Cooper, Yates, Choctaw, Cherokee and Sephardic in Ga.-Tenn.-Ala. (from DNAconsultants.com)

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Yates and Cooper Cherokee, Choctaw & Sephardic

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  • ID: I06629 View Post-em!
  • Name: John Hellfire Rogers
  • Sex: M
  • Birth: ABT. 1755
  • Event: Fact Kept the ferry on the Clinch River in Tennessee
  • Event: Ethnicity Scottish trader among Cherokee, Tory
  • Note:
    John started the Roger surname which includes Chief William Charles Rogers, Diana Rogers Houston (Sam Houston's wife) and Will Rogers. John's first wife was Elizabeth Due nee Emory and his second wife was his step-daughter Jennie Due.

    He was Scotch (English). We know very little about the life of this man before he came among the Cherokee during the Revolution. In an early history of America, it gives that there were two Rogers brothers who came to this country. They first came into Wythe County, Virginia. William went to Pennsylvania, and Ben came to Tennessee. From this we can gather that our line of the Tennessee Rogers are descendants of Ben.

    However, we do know more about our Captain John Rogers since the Revolution. He was a Tory Captain in the British Army and fought in the Carolinas with Captain John Stuart. Stuart's son was known as Bushyhead. From this man comes the well-known Bushyhead families of Oklahoma. Reverend Jesse Bushyhead lead a group to Arkansas. Why the family name of Bushyhead was adopted, rather than Stuart, we have no historical record.

    Captain John Rogers was called "Hell-Fire Jack" by the Cherokees because of his hot temper, and also to designate him from another John Rogers, who was called "Nolichucky Jack". Some sources say that the nickname of "Hell-Fire Jack" came from his decadent lifestyle among the "uncivilized" Cherokee.

    John Rogers lived about twelve miles south of Calhoun, Tennessee, on the Hiwassee River. He had boats plying on both the Hiwassee and Tennessee Rivers. He was a man of wealth. Captain John must have loved to entertain, for in the minutes of the mission, this is mentioned. The Christmas of 1806 he gave such a large party - they tell what his guests consumed - not how many were present as we do today; saying, the guests consumed a number of beeves, two barrels of flour, and two barrels of rum, and their stock ate two stacks of hay and one hundred bushels of corn. At one time there were two hundred present. Nancy Vann, a guest, was reported as saying, "I never had such a good time in all of my life."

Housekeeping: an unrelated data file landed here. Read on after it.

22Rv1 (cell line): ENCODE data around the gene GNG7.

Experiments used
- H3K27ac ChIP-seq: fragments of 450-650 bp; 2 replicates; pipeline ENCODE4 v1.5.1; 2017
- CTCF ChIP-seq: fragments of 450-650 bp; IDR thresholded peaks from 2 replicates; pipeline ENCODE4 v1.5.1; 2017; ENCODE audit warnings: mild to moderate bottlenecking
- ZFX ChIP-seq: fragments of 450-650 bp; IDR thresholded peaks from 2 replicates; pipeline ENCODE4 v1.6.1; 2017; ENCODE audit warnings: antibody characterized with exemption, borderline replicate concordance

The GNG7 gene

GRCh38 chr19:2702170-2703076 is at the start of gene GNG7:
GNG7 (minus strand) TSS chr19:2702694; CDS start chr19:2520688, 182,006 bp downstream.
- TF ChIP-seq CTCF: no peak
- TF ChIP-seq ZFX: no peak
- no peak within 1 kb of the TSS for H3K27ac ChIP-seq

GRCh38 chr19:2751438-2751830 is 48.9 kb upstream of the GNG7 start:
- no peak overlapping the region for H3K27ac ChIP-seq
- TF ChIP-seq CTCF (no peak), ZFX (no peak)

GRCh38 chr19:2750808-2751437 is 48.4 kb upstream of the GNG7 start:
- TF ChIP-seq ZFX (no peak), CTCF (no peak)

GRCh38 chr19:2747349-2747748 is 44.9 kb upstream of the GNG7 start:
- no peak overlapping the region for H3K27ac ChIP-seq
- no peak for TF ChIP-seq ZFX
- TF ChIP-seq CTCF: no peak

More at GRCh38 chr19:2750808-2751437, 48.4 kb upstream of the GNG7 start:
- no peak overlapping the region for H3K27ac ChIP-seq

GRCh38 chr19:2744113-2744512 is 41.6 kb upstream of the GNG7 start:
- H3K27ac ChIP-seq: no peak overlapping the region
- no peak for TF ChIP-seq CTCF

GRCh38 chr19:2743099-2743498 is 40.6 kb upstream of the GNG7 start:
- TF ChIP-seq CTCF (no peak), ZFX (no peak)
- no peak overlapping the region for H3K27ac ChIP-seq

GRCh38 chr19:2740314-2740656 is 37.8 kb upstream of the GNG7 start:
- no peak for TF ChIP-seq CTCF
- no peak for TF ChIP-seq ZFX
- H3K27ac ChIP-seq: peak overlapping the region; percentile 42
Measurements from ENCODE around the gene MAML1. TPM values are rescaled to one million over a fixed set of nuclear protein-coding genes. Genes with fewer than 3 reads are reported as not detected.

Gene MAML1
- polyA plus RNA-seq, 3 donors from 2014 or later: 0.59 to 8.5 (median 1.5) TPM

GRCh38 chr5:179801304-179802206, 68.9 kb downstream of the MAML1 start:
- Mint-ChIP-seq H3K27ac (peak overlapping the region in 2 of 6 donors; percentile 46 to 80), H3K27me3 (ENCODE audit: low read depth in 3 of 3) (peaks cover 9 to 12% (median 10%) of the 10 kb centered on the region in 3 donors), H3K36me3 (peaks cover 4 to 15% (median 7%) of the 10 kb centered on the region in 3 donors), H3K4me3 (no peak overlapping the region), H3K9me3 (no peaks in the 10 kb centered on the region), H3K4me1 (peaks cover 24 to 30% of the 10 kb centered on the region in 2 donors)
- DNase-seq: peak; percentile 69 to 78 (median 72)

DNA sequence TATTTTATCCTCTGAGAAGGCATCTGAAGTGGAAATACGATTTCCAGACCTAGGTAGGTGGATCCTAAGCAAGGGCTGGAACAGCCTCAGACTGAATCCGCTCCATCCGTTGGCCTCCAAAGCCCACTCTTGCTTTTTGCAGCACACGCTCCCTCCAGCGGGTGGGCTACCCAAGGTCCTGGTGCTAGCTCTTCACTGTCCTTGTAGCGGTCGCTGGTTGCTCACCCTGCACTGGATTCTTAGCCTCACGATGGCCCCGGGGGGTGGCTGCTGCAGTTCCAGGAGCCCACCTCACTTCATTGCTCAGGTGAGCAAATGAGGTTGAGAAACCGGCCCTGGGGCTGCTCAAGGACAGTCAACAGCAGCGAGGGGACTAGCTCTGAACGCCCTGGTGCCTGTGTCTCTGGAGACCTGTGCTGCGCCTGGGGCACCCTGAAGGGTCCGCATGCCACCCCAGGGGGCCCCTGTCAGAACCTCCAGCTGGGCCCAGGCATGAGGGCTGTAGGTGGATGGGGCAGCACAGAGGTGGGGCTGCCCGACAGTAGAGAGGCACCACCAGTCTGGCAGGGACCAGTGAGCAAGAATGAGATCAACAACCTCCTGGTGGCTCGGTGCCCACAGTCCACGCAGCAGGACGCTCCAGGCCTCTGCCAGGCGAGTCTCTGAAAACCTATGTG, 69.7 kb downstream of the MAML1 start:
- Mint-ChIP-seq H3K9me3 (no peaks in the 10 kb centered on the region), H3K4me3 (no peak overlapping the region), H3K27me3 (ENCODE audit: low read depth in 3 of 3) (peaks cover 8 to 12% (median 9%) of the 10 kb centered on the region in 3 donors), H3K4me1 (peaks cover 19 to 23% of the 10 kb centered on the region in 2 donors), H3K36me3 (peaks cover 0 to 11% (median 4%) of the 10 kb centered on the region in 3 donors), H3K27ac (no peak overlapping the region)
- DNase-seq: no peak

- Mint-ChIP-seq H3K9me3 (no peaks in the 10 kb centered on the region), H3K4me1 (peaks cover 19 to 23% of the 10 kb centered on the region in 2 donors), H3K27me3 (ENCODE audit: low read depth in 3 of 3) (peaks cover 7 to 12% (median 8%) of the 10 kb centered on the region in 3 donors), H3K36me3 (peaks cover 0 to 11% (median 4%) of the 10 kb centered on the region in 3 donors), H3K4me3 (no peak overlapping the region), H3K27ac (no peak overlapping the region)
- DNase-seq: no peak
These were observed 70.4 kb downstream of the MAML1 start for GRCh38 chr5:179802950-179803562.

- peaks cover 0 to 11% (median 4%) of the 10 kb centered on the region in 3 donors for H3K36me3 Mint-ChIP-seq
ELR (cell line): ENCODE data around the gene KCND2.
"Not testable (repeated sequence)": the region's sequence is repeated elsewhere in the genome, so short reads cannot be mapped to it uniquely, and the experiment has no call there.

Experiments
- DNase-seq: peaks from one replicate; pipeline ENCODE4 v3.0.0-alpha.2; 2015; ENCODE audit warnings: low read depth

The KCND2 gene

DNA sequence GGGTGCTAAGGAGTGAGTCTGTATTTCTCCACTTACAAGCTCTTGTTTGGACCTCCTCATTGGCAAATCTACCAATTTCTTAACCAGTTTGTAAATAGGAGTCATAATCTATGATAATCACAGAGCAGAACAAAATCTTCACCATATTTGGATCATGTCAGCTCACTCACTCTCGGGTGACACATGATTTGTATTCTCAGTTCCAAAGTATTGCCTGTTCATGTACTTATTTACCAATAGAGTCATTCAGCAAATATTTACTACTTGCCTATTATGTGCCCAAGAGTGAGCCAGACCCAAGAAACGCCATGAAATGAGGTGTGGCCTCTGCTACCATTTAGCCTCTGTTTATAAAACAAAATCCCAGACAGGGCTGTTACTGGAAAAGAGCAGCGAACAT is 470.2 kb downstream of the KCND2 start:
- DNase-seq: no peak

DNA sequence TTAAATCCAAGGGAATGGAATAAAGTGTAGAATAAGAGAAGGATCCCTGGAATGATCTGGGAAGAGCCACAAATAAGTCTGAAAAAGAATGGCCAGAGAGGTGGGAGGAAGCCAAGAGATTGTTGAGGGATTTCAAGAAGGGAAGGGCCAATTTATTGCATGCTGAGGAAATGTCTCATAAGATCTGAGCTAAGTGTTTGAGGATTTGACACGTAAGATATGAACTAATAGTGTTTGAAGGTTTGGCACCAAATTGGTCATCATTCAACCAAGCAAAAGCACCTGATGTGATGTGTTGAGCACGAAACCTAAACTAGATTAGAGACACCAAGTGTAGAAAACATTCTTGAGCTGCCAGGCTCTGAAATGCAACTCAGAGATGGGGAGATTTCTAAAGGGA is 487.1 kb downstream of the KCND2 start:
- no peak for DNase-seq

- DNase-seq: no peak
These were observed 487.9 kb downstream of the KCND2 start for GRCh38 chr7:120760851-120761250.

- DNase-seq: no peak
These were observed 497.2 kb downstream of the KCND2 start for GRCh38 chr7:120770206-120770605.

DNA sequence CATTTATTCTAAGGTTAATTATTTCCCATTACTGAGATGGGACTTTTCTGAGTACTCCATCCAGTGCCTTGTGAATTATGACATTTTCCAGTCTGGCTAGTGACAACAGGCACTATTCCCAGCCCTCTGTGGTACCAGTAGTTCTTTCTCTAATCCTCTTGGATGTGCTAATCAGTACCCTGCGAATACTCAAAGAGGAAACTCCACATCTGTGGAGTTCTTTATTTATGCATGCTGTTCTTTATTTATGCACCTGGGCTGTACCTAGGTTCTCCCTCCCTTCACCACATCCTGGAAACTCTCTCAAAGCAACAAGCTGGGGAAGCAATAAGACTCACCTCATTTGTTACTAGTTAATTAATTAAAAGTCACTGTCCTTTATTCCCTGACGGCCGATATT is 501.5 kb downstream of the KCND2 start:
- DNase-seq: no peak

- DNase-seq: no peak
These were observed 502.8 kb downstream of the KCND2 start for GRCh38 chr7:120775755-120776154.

In 1818 Captain John Rogers came to western Arkansas from his home, Ross Landing, on the Tennessee River near Lookout Mountain. Leaving there in 1817. It is interesting to know how the government had provided the Indians transportation to the west. A boat was constructed to be sixty feet long and twelve feet wide, two thirds of it were to be covered, two side oars and a steering oar, they were called Keel Boats. Each was given a gun, a kettle, a beaver trap and some ammunition. Often these boats fell apart on the rocky shoals of the Tennessee. He and thirty-one members of his party settled at Big Mulberry Bend, about twenty miles south of the present Ft. Smith. Captain John Rogers Sr. is buried there.

    John Rogers had three marriages:

    His first marriage was to Elizabeth Emory Due - he being her third husband. Elizabeth was the daughter of William Emory and Mary Grant, granddaughter of Ludovoc Grant and a Cherokee of the Long Hair Clan. From this marriage comes three of the Cherokee Chiefs of Oklahoma; namely, Chief John Rogers, Jr. born 1779 Chief of the Western Cherokees and Grand Saline; Judge Charles Coody Rogers and Chief William Charles Rogers, last Chief of the Cherokee Nation.

    John Rogers married his second wife, Alsey Vann (also known as Anna Pruitt) and their only child, Polly Ann, born 1787, married Samuel Dawson, a Scotch-Irish. They were the parents to the well-known Dawson families of Oklahoma. F. M. or Bud Dawson was one of the leading ones in establishing the rights of citizenship of a large family, who were placed on the Cherokee rolls by the Dawes Commission. Alsey was Cherokee.

    John Rogers's third marriage was to Jennie Due, a daughter of his first wife, Elizabeth Due, by her first husband, Robert Due. Their daughter, Talahina or Tiana Rogers, born about 1800, married Sam Houston.


    Source:
    Narvel Lee Rogers (Address Unknown)
    William Vann's genealogy "Vann Generations with Cherokee Origins"







    Marriage 1 Elizabeth Emory b: BEF. 1744
      Children
      1. Has No Children Aky Rogers
      2. Has Children Chief John Rogers
      3. Has No Children James Rogers
      4. Has No Children Nannie Rogers
      5. Has Children Charles Rogers b: ABT. 1774

      Marriage 2 Jennie Due
        Children
        1. Has No Children Annie Rogers
        2. Has No Children Joseph Rogers
        3. Has No Children Susannah Rogers
        4. Has No Children Chief William Charles Rogers b: 1794
        5. Has Children Talihina (Tiana , Diana) Rogers b: ABT. 1800

        Marriage 3 Alcie Mary Ann Vann b: ABT. 1765
          Children
          1. Has No Children Polly Ann Rogers

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